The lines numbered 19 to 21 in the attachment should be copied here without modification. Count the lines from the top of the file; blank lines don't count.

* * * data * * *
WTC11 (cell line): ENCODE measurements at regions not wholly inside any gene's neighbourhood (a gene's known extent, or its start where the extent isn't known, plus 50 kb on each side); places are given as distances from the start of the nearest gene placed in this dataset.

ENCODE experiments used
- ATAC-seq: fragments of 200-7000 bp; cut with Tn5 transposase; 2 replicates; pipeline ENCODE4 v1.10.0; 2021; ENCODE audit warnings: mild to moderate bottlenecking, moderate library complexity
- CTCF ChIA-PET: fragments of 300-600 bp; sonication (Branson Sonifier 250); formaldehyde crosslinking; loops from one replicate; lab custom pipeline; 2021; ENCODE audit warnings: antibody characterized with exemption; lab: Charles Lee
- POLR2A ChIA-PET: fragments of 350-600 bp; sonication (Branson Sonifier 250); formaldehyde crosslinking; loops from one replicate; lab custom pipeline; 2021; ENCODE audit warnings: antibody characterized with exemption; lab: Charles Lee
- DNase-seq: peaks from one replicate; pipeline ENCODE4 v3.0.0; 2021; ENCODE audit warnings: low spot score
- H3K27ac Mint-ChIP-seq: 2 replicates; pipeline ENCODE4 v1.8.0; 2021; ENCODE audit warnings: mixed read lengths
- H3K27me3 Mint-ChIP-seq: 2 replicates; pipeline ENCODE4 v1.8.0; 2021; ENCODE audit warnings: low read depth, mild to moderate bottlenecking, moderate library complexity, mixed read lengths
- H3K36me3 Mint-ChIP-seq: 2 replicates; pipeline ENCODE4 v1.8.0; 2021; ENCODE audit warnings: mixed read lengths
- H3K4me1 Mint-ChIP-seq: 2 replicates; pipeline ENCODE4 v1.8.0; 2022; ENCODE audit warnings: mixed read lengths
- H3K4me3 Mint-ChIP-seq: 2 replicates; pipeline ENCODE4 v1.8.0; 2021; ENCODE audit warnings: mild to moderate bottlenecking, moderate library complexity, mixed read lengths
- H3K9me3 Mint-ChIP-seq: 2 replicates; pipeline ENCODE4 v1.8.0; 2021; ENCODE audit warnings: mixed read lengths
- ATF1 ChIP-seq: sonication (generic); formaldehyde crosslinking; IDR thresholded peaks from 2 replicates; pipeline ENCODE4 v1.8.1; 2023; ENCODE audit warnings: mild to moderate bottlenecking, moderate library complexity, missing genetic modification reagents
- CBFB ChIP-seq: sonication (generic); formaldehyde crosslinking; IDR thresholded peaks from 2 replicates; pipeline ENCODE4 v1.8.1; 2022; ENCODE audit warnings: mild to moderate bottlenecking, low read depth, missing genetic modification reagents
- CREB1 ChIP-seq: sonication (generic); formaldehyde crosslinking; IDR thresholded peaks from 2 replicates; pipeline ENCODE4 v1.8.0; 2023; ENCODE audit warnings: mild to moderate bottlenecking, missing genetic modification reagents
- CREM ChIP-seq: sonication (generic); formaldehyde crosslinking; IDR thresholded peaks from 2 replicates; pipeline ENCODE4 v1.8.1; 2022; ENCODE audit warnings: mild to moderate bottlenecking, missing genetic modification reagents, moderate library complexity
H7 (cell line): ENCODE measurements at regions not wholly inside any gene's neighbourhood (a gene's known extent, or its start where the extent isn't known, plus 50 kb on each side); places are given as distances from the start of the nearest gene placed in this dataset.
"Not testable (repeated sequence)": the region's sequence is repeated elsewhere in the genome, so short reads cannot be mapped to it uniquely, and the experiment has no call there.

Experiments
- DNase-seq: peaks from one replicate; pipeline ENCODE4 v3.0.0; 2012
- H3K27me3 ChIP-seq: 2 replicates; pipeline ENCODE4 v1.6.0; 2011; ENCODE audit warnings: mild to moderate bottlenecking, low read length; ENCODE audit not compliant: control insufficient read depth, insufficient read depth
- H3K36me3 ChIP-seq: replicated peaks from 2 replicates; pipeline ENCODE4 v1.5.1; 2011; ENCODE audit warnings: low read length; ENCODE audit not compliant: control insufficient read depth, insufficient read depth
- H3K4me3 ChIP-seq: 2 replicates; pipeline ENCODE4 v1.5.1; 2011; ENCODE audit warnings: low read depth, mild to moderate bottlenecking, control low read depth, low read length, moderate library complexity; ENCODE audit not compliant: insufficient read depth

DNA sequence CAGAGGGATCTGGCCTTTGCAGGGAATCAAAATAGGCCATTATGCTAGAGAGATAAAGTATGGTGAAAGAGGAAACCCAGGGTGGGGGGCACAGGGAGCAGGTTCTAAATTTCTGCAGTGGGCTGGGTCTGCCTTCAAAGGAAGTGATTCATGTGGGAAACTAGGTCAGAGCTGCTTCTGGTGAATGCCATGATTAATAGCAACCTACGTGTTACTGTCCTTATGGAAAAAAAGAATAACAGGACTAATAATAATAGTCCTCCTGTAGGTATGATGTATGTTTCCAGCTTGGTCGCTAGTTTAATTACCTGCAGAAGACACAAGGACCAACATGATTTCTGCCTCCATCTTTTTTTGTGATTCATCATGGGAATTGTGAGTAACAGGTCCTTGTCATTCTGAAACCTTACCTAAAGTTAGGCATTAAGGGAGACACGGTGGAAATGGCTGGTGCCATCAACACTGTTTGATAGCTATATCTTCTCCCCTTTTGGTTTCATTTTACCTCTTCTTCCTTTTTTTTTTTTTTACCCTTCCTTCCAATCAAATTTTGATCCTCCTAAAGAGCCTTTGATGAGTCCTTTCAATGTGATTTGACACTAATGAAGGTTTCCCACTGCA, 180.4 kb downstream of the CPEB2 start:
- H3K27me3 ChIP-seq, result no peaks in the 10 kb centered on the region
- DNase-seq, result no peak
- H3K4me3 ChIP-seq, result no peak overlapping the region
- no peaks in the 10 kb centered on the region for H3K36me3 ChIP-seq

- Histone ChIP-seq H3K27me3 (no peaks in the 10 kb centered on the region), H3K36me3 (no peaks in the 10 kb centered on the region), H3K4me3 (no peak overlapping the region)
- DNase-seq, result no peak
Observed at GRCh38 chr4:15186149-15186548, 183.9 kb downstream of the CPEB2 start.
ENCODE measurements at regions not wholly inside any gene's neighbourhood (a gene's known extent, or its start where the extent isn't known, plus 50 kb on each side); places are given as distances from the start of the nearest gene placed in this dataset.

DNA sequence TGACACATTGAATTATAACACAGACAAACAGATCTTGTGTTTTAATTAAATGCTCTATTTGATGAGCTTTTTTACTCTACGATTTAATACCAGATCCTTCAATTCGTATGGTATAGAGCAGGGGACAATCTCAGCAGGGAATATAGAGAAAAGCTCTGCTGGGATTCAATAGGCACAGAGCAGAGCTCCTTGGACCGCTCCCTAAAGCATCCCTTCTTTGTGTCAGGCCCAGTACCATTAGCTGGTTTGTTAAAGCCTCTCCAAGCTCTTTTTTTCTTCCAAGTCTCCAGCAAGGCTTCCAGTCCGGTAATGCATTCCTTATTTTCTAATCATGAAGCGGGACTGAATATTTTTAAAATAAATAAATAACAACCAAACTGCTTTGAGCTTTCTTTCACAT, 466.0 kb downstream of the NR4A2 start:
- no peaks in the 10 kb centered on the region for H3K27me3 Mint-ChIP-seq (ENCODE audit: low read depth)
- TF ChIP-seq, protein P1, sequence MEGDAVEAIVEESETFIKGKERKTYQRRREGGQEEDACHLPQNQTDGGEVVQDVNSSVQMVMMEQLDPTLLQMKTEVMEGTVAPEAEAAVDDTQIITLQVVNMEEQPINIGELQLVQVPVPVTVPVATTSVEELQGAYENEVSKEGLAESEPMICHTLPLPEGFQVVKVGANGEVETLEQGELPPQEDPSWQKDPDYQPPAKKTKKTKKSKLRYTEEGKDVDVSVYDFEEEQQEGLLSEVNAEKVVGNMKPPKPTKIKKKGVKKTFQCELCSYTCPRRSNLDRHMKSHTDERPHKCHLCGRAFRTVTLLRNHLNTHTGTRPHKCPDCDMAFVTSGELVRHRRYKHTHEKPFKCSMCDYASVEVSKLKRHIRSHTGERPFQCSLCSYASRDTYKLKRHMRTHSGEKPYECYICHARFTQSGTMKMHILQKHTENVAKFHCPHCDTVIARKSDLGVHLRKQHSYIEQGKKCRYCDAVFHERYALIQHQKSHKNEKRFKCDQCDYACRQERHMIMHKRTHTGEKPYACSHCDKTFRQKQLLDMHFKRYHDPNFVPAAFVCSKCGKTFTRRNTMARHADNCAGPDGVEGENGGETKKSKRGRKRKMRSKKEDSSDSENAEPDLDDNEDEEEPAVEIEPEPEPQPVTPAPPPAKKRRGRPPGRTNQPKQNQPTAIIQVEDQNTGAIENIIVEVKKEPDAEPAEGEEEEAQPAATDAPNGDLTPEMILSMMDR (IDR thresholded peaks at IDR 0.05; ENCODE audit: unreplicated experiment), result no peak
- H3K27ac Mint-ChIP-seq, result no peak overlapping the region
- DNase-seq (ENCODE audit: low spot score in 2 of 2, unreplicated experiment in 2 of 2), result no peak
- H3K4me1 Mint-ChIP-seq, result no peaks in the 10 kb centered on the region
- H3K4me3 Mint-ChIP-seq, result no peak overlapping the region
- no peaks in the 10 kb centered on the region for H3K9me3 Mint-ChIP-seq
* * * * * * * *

Experiments
- DNase-seq: peaks from one replicate; pipeline ENCODE4 v3.0.0; 2012
- H3K27me3 ChIP-seq: 2 replicates; pipeline ENCODE4 v1.6.0; 2011; ENCODE audit warnings: mild to moderate bottlenecking, low read length; ENCODE audit not compliant: control insufficient read depth, insufficient read depth